Because I feel so strongly, I have tried hard to understand the reaction of Kavanaugh’s supporters to the emergence of Ford’s accusations just days before a planned vote by the Senate Judiciary Committee. Although my reaction was not the same, I could see why they might bridle over the anonymous nature of the accusation and why they might suspect a Democratic effort to throw sand into the gears of the confirmation process.
But everything changed when Ford came forward, publicly and bravely, with her charge that Kavanaugh had sexually assaulted her in high school — thus opening herself to the inevitable, scurrilous attacks on her truthfulness and character.
She also made it difficult for those trying to undermine her credibility because of the steps she had taken before going public, including her past statements to others about the incident and her willingness to take a lie-detector test. Such tests are not dispositive, but her readiness to take one spoke to her confidence in the veracity of her recollections.
And we learned why her information emerged only late in the process: Ford had understandable doubts about whether making her private pain public was worth the distress she would face and the attacks she would endure. She feared she might suffer a great deal without altering the course of events, given how determined most Republicans are to install Kavanaugh on the court. Her worries may yet be justified.
Enough GOP senators sensed their party would pay a high political cost for ignoring her that the majority on the Judiciary Committee scheduled a hearing for Monday , when she and Kavanaugh would offer their versions of events.
This was only a partial victory. In light of the experience of Anita Hill in the 1991 hearings over Justice Clarence Thomas’s nomination, Ford and her lawyers realized that the encounter could become a show trial — of her. They pointed out that some Republican senators had already written her off as “mistaken” and “mixed up.”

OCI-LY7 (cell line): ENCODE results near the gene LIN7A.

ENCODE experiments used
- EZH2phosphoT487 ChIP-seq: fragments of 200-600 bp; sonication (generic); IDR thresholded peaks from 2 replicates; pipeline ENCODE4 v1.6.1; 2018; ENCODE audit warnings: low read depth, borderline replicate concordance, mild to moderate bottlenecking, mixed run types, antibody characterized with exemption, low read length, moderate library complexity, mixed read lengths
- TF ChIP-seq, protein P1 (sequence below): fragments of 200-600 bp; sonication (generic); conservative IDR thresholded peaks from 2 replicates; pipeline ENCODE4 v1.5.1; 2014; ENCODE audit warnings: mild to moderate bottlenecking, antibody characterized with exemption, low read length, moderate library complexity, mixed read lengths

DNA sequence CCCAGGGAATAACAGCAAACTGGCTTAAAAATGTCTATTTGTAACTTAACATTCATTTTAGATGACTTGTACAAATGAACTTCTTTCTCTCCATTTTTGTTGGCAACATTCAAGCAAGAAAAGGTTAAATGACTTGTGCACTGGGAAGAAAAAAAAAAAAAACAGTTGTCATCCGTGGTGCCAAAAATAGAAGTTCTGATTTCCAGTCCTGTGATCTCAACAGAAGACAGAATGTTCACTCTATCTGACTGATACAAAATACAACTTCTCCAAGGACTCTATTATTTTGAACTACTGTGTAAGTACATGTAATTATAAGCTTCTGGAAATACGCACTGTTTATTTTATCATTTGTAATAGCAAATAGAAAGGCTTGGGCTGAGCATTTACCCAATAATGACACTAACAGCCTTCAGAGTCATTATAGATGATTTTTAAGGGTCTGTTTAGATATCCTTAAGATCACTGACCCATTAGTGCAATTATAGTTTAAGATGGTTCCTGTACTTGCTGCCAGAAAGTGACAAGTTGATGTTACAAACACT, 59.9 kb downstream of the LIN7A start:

So her lawyers told the committee that she wanted an FBI investigation before she testified, which would allow potential witnesses to be interviewed — including an alleged witness who notified the committee that he does not want to testify.
And it is at this point where the suspicion that Republican senators are acting in bad faith cannot simply be dismissed as partisan bias against Kavanaugh.
They argued that the FBI does not undertake such investigations, which was patently untrue, because the FBI went back and investigated Hill’s allegations. The Trump administration could ask for such an inquiry, just as George H.W. Bush’s administration did in the Thomas case 27 years ago.
They expressed outrage that a vote might be postponed by, say, a week or two. This came with little grace from Republican senators who left Justice Antonin Scalia’s seat on the court open for one year and 53 days because they would not even hold a hearing on President Barack Obama’s last nominee, Judge Merrick Garland.
Republicans hate it whenever anyone brings up Garland precisely because the episode is such a clear demonstration of their determination to muscle their way to an ideological majority on the Supreme Court. Hurtling toward a vote on Kavanaugh before November’s elections is part of the same effort. Lisa Banks, Ford’s lawyer, issued a statement Wednesday evening saying, “The rush to a hearing is unnecessary, and contrary to the Committee discovering the truth.”
Conservatives who have worked with Kavanaugh have a deep respect for him and cannot believe these charges are true. In light of their confidence, is there any reason they should fear a short delay to allow for a more thorough inquiry?
Yes, many come to this fight with political and ideological agendas. And, yes, revisiting behavior from more than three decades ago creates a lot of discomfort and uncertainty. But a lifetime appointment to the Supreme Court is at stake, and so is our willingness to respect the courage of a woman who anticipated the price she could pay for coming forward. Whose interests are served by haste?